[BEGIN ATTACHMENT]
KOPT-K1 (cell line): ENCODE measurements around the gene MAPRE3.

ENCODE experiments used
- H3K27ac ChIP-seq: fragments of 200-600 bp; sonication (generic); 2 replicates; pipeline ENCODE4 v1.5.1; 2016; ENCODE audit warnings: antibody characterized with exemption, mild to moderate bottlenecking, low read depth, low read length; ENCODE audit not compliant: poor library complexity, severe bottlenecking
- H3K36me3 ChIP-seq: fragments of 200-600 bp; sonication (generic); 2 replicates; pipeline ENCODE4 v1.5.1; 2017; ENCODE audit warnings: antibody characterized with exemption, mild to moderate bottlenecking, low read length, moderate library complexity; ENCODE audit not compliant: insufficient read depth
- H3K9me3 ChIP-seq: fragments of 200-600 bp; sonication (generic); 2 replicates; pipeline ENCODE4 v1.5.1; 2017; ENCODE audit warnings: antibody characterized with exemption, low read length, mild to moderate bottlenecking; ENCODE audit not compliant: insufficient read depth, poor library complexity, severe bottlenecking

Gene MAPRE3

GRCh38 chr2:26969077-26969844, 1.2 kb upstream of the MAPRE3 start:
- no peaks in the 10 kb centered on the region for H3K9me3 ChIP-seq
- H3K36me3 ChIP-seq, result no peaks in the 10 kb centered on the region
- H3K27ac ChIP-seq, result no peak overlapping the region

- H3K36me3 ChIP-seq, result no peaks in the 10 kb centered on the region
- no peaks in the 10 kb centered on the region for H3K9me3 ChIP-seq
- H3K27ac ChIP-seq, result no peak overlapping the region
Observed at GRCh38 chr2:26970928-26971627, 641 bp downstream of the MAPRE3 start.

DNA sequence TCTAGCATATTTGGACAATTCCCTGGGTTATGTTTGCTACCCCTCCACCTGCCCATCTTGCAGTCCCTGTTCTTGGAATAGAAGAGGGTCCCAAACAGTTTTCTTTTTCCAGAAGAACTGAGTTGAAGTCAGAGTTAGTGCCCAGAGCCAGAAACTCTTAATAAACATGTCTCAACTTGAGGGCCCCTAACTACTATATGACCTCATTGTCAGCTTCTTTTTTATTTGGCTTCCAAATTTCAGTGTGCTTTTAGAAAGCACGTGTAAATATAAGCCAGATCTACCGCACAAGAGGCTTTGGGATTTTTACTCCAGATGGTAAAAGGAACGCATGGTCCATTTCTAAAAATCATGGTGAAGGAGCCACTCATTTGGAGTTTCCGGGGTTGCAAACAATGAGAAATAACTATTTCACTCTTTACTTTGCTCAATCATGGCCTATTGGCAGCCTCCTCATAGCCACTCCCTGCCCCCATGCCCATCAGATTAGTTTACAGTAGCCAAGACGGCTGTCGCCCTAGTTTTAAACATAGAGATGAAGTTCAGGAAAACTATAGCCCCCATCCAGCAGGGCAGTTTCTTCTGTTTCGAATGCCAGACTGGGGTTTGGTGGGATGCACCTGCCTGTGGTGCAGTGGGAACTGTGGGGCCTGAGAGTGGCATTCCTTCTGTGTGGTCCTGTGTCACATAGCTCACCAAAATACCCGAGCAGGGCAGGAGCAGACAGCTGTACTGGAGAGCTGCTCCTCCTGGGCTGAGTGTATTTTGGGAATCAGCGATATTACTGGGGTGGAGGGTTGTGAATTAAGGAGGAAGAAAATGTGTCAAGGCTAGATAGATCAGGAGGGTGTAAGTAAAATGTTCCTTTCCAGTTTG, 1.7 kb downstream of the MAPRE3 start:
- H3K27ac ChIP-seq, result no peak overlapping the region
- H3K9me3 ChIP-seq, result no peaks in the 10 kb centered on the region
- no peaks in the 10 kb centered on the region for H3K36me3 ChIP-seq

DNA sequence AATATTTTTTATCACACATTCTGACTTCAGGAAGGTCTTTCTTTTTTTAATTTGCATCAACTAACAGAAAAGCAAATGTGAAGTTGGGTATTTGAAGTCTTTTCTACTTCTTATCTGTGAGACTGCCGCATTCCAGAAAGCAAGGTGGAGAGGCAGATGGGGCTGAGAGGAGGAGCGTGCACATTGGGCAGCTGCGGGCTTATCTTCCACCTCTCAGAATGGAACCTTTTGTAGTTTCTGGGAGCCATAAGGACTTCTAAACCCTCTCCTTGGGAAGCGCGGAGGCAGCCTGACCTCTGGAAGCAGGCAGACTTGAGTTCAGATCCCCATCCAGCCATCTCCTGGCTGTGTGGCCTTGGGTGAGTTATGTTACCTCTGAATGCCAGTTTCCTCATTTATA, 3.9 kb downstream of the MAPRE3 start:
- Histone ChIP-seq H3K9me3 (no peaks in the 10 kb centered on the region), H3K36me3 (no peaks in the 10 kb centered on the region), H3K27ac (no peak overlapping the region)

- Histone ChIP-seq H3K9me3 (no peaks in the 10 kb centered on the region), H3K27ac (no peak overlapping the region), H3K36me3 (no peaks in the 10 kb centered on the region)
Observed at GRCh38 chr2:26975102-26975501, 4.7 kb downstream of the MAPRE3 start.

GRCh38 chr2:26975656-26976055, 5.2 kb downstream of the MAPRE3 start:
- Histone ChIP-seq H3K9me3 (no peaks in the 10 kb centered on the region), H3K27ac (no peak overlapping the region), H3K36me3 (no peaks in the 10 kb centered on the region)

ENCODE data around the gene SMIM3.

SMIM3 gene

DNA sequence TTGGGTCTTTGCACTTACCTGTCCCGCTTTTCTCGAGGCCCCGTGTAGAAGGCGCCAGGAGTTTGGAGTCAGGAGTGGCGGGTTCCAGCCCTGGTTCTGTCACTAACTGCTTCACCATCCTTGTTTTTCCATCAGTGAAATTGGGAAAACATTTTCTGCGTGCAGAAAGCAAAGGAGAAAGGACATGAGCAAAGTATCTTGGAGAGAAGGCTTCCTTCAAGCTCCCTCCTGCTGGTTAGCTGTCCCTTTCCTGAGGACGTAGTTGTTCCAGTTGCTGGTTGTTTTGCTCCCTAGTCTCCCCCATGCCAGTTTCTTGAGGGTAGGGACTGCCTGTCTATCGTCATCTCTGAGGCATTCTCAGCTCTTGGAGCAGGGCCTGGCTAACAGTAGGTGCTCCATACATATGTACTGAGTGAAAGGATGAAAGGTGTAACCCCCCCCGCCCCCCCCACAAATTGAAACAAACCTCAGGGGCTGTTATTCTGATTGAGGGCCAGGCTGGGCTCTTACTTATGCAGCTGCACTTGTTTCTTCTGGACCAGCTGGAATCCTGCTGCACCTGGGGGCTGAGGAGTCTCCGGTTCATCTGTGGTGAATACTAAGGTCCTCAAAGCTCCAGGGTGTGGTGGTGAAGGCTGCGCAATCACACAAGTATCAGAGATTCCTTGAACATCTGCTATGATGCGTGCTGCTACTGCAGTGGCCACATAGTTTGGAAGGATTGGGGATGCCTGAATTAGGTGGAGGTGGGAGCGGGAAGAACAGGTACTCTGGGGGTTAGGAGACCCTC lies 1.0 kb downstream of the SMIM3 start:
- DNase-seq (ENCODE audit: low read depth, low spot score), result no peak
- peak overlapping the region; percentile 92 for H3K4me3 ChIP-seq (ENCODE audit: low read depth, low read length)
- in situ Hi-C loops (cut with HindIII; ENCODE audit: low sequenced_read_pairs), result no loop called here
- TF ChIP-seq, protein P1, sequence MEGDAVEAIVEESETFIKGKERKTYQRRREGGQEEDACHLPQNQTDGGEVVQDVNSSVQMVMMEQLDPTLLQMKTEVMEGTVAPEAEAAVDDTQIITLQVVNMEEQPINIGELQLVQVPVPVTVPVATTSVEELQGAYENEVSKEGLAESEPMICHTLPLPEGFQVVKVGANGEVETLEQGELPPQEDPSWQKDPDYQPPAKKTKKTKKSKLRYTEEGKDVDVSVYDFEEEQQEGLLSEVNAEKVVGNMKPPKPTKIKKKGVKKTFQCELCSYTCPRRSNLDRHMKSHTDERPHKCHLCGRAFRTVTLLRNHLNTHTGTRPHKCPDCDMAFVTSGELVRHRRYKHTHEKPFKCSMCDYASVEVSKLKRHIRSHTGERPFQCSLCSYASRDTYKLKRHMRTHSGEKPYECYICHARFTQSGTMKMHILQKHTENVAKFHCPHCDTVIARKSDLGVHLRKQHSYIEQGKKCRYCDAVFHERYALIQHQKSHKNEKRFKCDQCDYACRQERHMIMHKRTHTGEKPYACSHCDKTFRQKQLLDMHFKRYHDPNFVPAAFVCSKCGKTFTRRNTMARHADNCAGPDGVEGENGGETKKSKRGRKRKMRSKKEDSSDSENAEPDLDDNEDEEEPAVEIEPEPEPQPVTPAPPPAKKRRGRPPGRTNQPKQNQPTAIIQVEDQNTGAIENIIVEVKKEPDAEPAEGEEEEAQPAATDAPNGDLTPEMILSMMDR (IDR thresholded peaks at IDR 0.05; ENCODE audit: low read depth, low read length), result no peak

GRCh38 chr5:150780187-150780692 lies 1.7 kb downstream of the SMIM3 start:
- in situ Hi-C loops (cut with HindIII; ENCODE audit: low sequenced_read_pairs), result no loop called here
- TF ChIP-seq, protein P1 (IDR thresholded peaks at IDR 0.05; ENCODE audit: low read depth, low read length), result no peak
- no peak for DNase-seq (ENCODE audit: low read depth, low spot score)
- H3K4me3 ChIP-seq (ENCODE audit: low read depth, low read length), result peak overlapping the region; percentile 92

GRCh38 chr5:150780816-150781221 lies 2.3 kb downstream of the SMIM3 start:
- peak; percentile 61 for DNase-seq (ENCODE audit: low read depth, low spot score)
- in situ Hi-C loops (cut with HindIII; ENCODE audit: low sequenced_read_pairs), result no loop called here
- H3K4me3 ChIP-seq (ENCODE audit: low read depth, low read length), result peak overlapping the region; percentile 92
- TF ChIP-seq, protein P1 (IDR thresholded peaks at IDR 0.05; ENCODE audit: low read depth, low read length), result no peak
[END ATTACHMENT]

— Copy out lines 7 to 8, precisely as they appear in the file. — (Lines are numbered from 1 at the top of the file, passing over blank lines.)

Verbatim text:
GRCh38 chr2:26969077-26969844, 1.2 kb upstream of the MAPRE3 start:
- no peaks in the 10 kb centered on the region for H3K9me3 ChIP-seq